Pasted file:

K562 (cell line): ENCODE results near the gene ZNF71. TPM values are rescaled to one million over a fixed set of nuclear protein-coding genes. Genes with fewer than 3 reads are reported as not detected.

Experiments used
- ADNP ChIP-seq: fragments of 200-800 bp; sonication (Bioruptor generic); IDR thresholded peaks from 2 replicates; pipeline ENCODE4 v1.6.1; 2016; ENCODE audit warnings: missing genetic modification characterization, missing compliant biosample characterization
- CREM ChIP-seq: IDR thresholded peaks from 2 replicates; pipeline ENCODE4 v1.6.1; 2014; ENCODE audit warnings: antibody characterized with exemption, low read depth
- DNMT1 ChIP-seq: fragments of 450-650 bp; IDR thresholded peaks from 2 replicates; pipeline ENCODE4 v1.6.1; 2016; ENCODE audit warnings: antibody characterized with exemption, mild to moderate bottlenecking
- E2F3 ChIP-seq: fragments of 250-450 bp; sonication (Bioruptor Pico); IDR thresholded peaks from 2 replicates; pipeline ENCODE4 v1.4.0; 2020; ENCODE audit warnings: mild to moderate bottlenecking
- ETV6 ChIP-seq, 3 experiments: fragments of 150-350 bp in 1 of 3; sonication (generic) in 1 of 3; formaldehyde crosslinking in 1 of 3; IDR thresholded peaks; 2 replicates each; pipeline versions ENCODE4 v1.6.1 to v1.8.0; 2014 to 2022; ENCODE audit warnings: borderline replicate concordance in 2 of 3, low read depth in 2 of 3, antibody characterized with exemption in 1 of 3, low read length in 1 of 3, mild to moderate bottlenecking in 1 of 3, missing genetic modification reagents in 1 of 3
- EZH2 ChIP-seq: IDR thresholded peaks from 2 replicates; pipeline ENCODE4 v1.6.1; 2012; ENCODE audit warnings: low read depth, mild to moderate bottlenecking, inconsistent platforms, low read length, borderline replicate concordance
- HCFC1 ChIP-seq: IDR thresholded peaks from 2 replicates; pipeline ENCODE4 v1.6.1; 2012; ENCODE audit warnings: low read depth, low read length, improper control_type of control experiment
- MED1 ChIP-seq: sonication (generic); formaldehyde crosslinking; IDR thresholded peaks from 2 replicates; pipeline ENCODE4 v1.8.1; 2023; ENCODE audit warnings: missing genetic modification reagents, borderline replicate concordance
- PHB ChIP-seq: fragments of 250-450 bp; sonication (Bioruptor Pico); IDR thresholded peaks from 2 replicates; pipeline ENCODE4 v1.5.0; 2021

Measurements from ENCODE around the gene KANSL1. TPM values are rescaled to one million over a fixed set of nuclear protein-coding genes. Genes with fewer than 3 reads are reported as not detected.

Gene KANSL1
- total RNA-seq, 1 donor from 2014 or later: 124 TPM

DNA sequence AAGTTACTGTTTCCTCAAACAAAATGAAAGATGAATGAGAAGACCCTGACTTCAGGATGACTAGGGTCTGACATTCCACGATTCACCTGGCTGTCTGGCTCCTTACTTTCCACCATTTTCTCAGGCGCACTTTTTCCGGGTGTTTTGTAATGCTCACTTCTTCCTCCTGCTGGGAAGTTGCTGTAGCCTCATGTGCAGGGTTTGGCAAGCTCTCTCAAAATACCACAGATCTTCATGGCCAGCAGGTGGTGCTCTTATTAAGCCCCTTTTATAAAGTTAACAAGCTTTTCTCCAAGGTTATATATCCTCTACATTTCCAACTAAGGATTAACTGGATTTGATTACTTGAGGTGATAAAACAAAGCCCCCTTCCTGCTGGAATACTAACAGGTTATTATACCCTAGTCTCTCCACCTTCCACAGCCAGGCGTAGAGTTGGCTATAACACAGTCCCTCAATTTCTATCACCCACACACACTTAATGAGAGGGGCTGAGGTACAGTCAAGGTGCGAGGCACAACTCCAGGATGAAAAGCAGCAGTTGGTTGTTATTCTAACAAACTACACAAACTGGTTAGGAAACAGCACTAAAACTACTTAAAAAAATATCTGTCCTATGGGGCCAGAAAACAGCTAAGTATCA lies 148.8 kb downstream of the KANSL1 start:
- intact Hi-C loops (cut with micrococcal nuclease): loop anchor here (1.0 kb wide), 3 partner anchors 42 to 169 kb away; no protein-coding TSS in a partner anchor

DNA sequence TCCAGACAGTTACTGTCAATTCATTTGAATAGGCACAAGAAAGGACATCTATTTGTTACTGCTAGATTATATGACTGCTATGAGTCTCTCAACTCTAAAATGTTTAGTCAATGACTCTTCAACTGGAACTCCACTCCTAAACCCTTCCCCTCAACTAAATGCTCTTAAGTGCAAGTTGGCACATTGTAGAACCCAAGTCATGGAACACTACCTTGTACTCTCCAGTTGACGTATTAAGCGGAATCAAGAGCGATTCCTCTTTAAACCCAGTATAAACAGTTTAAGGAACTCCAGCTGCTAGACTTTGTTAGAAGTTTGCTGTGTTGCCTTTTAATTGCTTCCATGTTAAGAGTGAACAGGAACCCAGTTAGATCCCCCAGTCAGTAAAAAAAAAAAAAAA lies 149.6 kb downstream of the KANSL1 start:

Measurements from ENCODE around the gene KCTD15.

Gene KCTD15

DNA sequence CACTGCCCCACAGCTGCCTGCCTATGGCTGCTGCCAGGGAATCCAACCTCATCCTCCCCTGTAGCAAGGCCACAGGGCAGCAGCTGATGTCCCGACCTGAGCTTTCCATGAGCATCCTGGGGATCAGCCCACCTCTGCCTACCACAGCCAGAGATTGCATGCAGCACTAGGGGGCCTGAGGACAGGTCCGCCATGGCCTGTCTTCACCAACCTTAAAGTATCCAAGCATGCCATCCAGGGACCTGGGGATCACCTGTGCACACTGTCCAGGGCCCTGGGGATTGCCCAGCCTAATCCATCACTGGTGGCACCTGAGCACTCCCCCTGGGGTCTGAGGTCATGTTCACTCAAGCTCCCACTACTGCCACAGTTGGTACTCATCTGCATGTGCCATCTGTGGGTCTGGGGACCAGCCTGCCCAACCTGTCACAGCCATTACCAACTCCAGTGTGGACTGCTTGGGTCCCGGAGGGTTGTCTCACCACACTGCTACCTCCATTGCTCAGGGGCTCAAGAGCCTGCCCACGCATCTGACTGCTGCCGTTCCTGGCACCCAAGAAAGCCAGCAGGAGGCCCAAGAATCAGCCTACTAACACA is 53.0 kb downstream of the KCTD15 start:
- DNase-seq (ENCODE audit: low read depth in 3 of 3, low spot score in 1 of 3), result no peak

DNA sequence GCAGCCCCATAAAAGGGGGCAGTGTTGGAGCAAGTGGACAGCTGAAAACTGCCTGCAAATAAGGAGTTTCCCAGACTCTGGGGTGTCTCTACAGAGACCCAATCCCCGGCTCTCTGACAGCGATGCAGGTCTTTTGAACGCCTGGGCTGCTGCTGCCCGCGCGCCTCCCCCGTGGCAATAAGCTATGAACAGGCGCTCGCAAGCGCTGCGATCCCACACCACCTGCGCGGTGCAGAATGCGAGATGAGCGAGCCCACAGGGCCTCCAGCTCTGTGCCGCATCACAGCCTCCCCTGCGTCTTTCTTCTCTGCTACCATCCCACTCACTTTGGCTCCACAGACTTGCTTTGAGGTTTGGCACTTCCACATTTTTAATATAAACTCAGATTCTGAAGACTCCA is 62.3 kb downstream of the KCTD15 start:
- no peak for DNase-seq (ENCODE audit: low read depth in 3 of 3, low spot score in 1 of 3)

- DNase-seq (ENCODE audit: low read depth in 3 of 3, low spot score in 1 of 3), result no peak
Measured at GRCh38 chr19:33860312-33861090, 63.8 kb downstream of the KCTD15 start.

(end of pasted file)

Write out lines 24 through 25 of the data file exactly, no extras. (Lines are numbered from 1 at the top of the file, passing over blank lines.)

- DNase-seq (ENCODE audit: low read depth in 3 of 3, low spot score in 1 of 3), result no peak
Measured at GRCh38 chr19:33860312-33861090, 63.8 kb downstream of the KCTD15 start.